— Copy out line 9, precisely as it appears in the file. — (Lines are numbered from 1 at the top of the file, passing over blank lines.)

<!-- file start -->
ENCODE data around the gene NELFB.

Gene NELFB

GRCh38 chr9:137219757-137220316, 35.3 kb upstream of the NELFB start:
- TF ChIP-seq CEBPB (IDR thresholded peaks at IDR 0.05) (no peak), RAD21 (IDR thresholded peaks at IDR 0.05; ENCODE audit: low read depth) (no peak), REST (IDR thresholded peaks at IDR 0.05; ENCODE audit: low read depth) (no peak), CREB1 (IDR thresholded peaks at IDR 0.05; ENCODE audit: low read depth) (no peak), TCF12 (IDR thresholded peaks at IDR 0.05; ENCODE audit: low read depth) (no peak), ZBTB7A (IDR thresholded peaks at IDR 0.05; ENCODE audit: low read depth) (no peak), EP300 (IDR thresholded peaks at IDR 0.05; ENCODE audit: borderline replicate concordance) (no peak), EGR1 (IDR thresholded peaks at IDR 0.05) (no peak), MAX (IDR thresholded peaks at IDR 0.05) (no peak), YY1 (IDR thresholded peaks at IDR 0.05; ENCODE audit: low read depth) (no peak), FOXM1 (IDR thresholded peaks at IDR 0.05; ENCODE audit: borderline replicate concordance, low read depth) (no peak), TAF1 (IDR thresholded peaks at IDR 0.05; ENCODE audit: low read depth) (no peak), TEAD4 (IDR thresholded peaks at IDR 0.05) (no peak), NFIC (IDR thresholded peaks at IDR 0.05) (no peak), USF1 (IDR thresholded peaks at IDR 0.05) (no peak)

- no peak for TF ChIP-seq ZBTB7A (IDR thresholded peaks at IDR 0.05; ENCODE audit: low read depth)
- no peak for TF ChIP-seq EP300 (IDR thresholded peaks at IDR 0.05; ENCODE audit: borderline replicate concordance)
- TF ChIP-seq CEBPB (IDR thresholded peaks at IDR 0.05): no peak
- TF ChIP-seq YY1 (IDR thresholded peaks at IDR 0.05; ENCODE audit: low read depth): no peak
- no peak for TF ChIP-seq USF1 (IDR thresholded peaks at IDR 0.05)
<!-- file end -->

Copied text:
- no peak for TF ChIP-seq USF1 (IDR thresholded peaks at IDR 0.05)